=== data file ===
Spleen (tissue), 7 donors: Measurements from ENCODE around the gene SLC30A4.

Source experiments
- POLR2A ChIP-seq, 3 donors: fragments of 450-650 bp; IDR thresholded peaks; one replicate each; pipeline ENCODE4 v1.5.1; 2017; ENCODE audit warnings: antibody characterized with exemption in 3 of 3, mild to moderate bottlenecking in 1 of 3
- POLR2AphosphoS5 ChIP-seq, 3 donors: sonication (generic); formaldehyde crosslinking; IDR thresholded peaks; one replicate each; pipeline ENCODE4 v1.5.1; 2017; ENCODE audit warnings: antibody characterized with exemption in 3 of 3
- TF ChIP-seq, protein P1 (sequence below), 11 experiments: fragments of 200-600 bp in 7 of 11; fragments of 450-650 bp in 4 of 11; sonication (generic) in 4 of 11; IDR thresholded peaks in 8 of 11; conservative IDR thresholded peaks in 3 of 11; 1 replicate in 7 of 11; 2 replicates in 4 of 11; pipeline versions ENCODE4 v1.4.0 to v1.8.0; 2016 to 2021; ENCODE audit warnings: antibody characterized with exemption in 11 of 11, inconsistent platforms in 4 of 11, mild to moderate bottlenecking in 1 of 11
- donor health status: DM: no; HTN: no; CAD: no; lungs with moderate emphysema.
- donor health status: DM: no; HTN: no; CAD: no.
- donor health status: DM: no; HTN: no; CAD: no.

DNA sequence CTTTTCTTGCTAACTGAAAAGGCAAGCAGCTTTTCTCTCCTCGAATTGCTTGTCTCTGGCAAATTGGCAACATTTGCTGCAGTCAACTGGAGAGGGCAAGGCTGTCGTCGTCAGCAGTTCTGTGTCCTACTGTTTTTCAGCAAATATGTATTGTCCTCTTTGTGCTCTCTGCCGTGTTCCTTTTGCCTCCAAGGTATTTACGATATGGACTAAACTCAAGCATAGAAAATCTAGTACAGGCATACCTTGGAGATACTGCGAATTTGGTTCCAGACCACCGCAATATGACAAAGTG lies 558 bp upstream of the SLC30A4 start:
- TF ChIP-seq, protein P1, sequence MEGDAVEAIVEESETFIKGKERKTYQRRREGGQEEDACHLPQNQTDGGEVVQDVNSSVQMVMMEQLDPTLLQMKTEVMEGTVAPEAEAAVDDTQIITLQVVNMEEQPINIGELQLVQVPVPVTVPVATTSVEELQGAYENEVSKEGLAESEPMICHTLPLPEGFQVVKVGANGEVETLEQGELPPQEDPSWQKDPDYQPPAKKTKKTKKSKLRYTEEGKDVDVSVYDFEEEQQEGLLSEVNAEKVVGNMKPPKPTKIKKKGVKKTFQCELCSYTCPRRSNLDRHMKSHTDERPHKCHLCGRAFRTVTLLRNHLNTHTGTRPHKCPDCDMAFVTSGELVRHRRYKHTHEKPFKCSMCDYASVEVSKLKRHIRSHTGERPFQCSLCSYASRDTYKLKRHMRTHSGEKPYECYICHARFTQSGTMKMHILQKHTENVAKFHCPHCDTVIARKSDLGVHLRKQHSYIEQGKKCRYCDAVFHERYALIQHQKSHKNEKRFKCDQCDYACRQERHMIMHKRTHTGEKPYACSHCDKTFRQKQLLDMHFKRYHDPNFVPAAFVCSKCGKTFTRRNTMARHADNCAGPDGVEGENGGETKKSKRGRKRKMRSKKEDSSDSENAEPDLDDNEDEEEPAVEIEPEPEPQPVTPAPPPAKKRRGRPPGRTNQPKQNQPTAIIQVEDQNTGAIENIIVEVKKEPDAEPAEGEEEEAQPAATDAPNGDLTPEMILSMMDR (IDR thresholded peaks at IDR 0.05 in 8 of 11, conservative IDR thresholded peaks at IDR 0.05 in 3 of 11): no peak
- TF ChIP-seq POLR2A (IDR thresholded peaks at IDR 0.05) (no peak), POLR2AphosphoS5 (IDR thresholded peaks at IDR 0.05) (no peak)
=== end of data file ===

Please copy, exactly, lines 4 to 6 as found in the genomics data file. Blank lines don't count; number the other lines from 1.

- POLR2AphosphoS5 ChIP-seq, 3 donors: sonication (generic); formaldehyde crosslinking; IDR thresholded peaks; one replicate each; pipeline ENCODE4 v1.5.1; 2017; ENCODE audit warnings: antibody characterized with exemption in 3 of 3
- TF ChIP-seq, protein P1 (sequence below), 11 experiments: fragments of 200-600 bp in 7 of 11; fragments of 450-650 bp in 4 of 11; sonication (generic) in 4 of 11; IDR thresholded peaks in 8 of 11; conservative IDR thresholded peaks in 3 of 11; 1 replicate in 7 of 11; 2 replicates in 4 of 11; pipeline versions ENCODE4 v1.4.0 to v1.8.0; 2016 to 2021; ENCODE audit warnings: antibody characterized with exemption in 11 of 11, inconsistent platforms in 4 of 11, mild to moderate bottlenecking in 1 of 11
- donor health status: DM: no; HTN: no; CAD: no; lungs with moderate emphysema.